Consumer Products Inc. has been a growing consumer products company for many years now and since its founding in 1951, the company has managed to prove successful in all of its endeavors. The starting product line of cleaning products put the CPI business name on the industry map however; there was a desire to grow revenue and expand the product lines. Throughout the years, Consumer Products has managed to host two other major brands to include a youth hair care line and a toothpaste line as well. With this variety of product lines being offered, the markets were broadened and the revenue was increased making Consumer Products Inc. a growing success.
Consumer Products Inc. has managed to create a reputation of being investment friendly and safe as well as being a more conservative business. As the new Chief Executive Officer of Consumer Products, there has been insight as to changes that are needing to be made company wide. Though the company is doing well financially, there is a need to take some risks in order to continue the expansion of the company as they are only recognized throughout the U.S. In order to compete with the big competition, the company needs to be able to expand product lines and grow globally. Change is always a risk and failure is always possible however; to avoid being destroyed by the competition or having to partner with the competition, change is what is needed to move forward.
Expanding is not an easy task and in order to expand, there must be clear and solid research and analysis being done between the competition and the products to make sure that expansion is a probability and that the benefits outweigh the risk. During our recent meeting, it has been brought to my attention that there is question as to how the expansion will affect the toothpaste division. In order to calculate the potential profit of toothpaste, we need to use marginal analysis. According to Business Dictionary, Marginal Analysis is defined as: The process of identifying the benefits and costs of different alternatives by examining the incremental effect on total revenue and total cost caused by a very small (just one unit) change in the output or input of each alternative.” (BusinessDictionary.com)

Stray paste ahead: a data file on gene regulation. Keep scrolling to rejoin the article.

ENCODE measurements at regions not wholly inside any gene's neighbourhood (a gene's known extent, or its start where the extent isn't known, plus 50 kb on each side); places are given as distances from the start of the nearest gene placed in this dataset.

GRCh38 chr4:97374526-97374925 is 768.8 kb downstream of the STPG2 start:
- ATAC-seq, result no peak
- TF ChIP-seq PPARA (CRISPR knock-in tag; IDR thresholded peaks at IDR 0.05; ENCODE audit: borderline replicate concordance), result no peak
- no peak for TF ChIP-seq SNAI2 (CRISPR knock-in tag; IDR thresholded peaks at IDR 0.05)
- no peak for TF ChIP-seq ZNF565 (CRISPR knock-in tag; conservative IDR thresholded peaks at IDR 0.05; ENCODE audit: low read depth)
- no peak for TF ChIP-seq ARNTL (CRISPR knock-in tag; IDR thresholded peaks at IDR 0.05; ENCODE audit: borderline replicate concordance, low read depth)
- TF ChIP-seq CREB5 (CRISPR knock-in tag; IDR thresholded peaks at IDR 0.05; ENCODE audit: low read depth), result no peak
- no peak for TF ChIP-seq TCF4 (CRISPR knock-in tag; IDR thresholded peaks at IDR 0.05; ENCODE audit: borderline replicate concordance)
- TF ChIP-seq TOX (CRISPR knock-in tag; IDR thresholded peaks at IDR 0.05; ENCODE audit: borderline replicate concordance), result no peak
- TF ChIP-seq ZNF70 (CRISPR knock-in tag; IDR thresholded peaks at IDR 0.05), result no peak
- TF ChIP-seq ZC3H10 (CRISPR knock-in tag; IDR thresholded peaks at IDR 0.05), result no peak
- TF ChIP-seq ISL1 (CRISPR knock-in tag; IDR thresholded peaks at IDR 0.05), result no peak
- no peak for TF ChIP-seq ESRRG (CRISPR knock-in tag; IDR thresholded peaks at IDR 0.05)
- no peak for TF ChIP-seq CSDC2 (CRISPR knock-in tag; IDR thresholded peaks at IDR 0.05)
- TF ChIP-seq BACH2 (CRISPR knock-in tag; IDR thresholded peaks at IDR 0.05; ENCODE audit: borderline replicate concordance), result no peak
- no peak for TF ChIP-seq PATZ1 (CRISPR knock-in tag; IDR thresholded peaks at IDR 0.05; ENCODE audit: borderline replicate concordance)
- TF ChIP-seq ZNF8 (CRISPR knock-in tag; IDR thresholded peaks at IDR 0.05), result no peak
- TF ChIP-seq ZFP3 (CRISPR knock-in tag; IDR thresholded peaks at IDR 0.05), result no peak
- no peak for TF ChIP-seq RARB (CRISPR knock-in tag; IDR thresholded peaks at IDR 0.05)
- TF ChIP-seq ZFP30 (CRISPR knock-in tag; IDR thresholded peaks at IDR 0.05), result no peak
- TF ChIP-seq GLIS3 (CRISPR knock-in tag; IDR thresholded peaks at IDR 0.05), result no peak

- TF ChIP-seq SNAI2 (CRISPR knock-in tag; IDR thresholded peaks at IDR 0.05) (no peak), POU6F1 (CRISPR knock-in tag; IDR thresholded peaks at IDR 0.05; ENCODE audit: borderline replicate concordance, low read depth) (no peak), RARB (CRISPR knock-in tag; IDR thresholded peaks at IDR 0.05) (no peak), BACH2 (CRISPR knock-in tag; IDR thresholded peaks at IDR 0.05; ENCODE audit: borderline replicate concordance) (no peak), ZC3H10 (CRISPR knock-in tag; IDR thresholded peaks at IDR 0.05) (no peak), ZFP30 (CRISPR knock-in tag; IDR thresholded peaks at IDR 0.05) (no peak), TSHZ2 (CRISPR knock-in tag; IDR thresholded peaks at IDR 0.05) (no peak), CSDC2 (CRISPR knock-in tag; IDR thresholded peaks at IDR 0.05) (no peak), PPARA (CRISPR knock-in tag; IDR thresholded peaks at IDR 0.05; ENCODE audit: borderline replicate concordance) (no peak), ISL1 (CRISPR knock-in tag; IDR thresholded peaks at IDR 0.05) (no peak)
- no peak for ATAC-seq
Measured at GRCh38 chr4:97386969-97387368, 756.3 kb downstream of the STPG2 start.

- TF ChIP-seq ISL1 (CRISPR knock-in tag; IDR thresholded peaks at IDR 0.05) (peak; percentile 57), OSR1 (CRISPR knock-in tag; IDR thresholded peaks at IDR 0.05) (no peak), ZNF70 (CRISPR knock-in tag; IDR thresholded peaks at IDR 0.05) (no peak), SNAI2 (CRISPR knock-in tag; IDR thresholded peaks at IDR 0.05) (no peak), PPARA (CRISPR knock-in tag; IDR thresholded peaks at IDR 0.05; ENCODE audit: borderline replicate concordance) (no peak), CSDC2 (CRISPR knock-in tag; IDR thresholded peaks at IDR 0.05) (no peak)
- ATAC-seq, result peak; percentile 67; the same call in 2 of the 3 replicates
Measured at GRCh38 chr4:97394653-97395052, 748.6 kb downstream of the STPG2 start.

Consumer Products Inc. has to figure out how many cases of toothpaste must be produced at minimum in order to start making a profit. The toothpaste market is considered perfectly competitive with a current price of a case of toothpaste is $42.00. We at Consumer Products have estimated that the marginal cost function is Marginal Cost = .006Q. The idea in this scenario is to find out if the Marginal Revenue is greater than the Marginal Cost which would indicate profit in further production however; if the Marginal Revenue is not greater, then there are two options; stop production at the asymptote or figure out another pricing point to give the marginal revenue a greater value.
In order to figure out the amount of cases needing to be produced in order to maximize profits, simple algebraic math is done which is dividing the $42.00 dollars per case by the marginal cost function of .006Q. When this is done, we find that Q is equal to 7,000 cases produced in order to maximize profits. After these seven thousand cases are produced, Consumer Products Inc. will start to see a full profit on future production which in turn will create a window of extreme revenue expansion. Though this is a best case scenario, the ability to run production on such a high number of products may not be an option within the production hours and this analysis strictly gives us the ability to understand what needs to be done but not necessarily what should be done or what is being done.
In every business, there are always questions that arise on